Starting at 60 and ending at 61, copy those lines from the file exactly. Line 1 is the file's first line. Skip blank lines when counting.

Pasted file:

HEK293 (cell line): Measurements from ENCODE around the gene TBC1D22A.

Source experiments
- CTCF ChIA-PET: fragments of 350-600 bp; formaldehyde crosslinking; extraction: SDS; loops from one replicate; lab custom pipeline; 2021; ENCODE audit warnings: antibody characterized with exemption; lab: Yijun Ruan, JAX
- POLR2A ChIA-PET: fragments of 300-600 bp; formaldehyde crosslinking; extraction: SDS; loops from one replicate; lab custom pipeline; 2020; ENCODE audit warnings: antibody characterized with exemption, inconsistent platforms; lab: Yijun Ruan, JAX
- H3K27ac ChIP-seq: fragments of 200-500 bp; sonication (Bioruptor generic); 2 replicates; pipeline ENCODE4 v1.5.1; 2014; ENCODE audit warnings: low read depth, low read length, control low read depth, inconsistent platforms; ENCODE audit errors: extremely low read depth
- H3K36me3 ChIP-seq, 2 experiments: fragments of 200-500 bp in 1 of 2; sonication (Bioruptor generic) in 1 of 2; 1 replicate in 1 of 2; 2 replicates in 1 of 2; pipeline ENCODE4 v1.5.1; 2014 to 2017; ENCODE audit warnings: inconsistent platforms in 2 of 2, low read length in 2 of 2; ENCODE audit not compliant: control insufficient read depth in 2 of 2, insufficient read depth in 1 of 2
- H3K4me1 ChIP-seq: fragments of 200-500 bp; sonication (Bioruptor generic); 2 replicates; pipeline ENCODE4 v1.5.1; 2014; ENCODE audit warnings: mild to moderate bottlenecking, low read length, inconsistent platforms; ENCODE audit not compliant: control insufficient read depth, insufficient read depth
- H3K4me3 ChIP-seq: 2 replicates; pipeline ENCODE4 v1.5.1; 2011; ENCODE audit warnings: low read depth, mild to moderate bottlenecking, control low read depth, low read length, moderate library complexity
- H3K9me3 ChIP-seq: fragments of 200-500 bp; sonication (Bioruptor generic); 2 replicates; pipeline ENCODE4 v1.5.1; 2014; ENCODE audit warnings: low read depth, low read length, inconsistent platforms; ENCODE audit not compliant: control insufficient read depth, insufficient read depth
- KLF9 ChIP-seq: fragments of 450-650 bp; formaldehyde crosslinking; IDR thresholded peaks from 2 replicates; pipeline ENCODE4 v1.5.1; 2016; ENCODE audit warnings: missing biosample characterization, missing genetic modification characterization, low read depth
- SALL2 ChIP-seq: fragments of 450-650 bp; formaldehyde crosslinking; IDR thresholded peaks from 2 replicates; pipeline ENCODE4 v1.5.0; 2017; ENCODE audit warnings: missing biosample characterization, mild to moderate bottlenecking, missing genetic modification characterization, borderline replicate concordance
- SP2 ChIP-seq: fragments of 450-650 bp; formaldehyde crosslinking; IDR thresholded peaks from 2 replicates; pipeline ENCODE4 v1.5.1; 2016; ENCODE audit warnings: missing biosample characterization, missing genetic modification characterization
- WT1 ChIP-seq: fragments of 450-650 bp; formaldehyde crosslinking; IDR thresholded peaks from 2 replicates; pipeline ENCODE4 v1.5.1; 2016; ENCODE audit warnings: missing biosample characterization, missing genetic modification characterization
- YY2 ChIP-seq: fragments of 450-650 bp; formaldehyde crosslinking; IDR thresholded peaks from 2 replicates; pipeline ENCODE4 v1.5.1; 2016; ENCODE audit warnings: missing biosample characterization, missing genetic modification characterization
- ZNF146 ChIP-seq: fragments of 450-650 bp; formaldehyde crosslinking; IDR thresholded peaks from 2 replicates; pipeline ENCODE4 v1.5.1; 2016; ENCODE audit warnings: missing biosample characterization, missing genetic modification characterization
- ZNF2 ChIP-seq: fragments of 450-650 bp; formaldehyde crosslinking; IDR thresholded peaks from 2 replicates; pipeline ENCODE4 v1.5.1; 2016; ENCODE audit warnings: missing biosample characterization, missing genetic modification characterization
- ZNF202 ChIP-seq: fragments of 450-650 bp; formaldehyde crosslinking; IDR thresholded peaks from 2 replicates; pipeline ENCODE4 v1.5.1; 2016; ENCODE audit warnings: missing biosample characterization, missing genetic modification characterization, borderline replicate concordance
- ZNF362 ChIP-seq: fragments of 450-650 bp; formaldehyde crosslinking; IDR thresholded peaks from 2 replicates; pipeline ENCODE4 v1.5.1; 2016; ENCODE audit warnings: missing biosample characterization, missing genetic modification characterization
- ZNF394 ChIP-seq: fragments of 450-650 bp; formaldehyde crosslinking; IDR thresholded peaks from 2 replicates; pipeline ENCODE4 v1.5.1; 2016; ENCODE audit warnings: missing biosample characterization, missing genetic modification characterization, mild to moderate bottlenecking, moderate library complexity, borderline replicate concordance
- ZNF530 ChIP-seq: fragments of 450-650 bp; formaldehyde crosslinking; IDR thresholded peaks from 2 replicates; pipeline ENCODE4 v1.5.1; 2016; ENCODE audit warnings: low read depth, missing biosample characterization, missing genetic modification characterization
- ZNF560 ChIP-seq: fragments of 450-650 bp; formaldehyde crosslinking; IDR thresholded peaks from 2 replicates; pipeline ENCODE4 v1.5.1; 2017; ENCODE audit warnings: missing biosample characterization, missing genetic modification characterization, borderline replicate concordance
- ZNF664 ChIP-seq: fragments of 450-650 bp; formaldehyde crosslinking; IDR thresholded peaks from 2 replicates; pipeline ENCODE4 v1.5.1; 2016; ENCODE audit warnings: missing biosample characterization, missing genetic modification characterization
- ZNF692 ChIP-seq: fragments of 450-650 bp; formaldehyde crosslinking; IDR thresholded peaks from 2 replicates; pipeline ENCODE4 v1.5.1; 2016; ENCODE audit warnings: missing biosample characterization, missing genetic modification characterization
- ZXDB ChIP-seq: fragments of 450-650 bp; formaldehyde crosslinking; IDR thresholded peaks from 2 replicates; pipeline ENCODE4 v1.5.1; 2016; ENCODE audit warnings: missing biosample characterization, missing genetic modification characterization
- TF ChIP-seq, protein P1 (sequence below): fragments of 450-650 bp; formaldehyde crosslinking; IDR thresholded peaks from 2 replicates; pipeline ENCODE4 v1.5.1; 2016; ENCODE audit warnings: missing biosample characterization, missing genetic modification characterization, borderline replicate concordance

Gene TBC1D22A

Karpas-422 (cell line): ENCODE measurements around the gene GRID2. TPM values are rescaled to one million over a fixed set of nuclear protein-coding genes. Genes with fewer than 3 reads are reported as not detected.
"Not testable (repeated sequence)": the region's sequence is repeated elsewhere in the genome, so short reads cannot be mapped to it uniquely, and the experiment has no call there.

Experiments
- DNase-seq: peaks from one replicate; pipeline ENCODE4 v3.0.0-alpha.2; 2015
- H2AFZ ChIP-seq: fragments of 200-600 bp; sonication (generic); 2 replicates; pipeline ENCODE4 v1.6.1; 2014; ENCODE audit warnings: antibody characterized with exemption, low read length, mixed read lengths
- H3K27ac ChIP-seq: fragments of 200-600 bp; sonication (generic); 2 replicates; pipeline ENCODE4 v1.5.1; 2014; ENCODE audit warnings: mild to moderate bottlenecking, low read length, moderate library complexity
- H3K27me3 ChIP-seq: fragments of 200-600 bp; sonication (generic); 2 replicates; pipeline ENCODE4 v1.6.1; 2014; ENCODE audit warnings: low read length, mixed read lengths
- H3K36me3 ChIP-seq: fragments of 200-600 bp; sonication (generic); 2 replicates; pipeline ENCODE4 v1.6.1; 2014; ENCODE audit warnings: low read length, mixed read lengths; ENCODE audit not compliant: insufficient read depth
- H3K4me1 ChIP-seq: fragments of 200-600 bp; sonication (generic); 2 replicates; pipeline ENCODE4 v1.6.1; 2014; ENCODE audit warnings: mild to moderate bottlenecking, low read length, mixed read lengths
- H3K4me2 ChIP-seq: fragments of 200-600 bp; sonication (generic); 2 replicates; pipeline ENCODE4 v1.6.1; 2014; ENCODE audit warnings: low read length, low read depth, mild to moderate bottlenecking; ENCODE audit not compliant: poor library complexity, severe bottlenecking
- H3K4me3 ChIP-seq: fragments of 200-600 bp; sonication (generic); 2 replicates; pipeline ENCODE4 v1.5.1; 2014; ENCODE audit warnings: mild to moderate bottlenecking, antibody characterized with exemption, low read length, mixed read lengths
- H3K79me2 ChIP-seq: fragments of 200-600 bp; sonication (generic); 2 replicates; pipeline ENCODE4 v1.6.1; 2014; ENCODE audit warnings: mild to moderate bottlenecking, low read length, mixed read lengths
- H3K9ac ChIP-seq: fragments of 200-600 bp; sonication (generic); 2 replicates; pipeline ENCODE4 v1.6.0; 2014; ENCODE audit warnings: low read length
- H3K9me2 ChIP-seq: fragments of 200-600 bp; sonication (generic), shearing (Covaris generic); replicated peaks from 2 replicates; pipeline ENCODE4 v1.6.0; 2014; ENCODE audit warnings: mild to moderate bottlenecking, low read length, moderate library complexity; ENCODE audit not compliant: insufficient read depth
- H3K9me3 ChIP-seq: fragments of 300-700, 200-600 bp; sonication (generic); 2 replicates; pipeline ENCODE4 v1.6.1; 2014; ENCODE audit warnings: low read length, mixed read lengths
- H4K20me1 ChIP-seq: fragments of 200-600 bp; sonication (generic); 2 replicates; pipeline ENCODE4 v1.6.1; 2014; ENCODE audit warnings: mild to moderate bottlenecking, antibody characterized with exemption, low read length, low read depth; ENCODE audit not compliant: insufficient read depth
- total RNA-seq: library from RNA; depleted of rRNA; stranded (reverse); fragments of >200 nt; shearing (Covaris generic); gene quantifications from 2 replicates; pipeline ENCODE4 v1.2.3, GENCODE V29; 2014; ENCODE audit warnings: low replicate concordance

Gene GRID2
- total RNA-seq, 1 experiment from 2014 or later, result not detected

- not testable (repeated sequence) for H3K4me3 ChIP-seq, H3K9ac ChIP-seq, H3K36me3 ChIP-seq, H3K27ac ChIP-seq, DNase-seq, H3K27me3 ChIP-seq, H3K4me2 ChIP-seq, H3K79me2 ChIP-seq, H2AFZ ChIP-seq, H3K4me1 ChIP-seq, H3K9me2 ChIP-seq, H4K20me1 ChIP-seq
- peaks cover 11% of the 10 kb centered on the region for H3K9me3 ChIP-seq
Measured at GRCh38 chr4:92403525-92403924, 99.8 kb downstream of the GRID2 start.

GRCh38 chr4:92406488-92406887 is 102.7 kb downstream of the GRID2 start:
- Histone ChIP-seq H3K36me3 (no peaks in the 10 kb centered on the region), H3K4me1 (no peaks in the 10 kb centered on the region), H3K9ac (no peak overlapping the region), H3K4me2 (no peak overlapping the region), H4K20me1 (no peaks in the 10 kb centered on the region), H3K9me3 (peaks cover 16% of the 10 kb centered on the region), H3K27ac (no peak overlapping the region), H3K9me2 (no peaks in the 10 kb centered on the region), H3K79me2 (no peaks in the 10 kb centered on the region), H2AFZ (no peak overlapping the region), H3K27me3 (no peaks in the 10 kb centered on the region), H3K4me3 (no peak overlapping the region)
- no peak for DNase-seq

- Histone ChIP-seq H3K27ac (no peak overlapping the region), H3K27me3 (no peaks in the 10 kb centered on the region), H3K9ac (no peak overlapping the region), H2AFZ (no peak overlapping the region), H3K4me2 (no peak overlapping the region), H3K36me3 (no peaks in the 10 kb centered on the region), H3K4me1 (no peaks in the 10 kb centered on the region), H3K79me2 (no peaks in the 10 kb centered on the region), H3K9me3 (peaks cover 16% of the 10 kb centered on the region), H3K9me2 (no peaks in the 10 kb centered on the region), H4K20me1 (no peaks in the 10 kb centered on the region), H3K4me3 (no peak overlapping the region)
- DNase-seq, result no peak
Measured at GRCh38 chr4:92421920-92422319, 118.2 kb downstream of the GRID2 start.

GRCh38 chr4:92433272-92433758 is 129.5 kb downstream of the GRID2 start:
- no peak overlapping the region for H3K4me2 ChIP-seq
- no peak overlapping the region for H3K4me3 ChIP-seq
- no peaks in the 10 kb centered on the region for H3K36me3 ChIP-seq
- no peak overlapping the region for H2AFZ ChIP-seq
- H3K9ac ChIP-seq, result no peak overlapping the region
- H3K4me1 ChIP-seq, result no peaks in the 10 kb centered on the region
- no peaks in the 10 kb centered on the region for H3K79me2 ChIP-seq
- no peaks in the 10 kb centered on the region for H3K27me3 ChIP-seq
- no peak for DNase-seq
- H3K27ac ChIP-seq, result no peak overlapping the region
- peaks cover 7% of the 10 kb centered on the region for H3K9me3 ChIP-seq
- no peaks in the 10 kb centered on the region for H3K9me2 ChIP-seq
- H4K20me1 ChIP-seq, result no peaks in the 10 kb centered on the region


- H3K9ac ChIP-seq, result no peak overlapping the region
- H3K4me1 ChIP-seq, result no peaks in the 10 kb centered on the region